FORT HOOD, TX, UNITED STATES
FORT WORTH, Texas - Before the start of a central Texas high school football game, team captains from Harker Heights and Shoemaker high schools met on the 50-yard line for the coin toss, but it did not take place on the usual gridiron of Killeen’s Leo Buckley Stadium.
Instead, this Friday night kickoff took place at Fort Hood’s Prichard Stadium to mark the inaugural event of Texas high school football at Fort Hood.
“What a great day for Fort Hood and the surrounding community,” said Fort Worth District, U.S. Army Corps of Engineers commander, Col. Charles Klinge. “We are happy that we had a hand in doing a great service for our Fort Hood partners and the communities that surround the installation.”
The old Prichard Stadium was a Fort Hood landmark since the 1950s. It was demolished in August 2010, when Charter Environmental of Boston, Mass., performed the $1 million demolition of the old stadium to make way for the new Carl R. Darnall Army Medical Center.
“Its spirit lives on as the concrete that held the stadium bleachers and facilities were ground to form some of the fill of the foundation for the new medical center, while lights, poles and fencing were used around the installation in an effort to support environmental and recycling efforts,” said Capt. Cassidy W. Eaves, Operations Officer for Fort Worth District’s hospital program.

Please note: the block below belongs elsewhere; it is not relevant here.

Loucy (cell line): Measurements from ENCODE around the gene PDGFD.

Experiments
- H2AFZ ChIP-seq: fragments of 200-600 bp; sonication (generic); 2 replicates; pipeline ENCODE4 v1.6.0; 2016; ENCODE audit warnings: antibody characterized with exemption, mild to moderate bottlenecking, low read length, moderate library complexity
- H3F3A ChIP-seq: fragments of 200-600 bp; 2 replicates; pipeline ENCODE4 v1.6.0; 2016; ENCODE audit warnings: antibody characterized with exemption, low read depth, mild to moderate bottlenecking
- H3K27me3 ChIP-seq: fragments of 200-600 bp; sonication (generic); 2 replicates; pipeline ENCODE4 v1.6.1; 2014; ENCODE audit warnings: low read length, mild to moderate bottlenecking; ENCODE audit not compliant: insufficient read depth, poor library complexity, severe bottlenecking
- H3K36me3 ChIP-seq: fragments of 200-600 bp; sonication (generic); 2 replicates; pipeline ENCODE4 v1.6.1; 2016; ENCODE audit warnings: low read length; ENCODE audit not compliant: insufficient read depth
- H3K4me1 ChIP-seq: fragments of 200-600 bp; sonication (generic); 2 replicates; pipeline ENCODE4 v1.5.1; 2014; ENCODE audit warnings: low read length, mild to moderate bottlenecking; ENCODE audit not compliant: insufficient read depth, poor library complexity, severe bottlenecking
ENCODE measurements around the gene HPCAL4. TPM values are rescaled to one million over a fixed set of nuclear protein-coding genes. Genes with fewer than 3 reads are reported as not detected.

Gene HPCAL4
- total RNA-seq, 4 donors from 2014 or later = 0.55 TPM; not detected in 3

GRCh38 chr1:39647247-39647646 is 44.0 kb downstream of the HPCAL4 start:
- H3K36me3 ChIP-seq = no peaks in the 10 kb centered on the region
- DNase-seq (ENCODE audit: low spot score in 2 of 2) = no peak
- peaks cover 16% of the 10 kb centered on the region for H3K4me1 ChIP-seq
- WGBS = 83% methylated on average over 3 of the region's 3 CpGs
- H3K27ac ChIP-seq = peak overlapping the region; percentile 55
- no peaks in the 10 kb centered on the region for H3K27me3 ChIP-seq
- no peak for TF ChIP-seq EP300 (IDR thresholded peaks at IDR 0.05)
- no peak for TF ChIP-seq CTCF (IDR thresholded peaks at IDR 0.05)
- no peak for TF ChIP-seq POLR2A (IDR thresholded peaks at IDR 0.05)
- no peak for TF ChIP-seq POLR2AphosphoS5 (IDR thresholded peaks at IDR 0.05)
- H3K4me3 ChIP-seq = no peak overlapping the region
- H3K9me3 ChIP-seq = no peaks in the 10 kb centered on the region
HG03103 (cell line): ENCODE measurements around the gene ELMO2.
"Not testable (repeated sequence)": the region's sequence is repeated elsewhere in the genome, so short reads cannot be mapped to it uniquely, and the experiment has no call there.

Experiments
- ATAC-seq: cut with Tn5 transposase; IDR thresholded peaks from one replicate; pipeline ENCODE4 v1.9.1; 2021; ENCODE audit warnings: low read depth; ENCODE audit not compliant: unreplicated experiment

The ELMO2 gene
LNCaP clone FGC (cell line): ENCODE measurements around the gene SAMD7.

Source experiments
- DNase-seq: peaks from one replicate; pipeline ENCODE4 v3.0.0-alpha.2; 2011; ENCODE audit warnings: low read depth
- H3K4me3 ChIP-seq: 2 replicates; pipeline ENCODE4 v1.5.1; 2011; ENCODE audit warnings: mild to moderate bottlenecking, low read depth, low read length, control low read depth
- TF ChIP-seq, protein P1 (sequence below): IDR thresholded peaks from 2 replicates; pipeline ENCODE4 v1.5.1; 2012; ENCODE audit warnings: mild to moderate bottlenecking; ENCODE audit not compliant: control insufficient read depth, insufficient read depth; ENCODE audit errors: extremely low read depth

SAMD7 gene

The new $14-million stadium was then built behind the installation's Clear Creek Post Exchange and features 5,500 seats with concession and restroom facilities for both home and visiting spectators. In addition, the sports complex boasts an eight-lane running track, and when entirely complete will have four regulation size softball fields.
According to Eaves, having the stadium ready for this year’s football season is a testament to great partnership between the Corps, Fort Hood, and the city of Killeen.
“We wanted to have the stadium ready earlier, but we experienced some delays due to some heavy unseasonal rain. We also had some unanticipated debris removal, because the project site was previously a landfill,” said Eaves. “Through effective partnership and determination, we were able to get it ready for the Oct. 19 game.”
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This work, Friday night lights at Fort Hood’s Prichard Stadium, by Randy Cephus, identified by DVIDS, is free of known copyright restrictions under U.S. copyright law.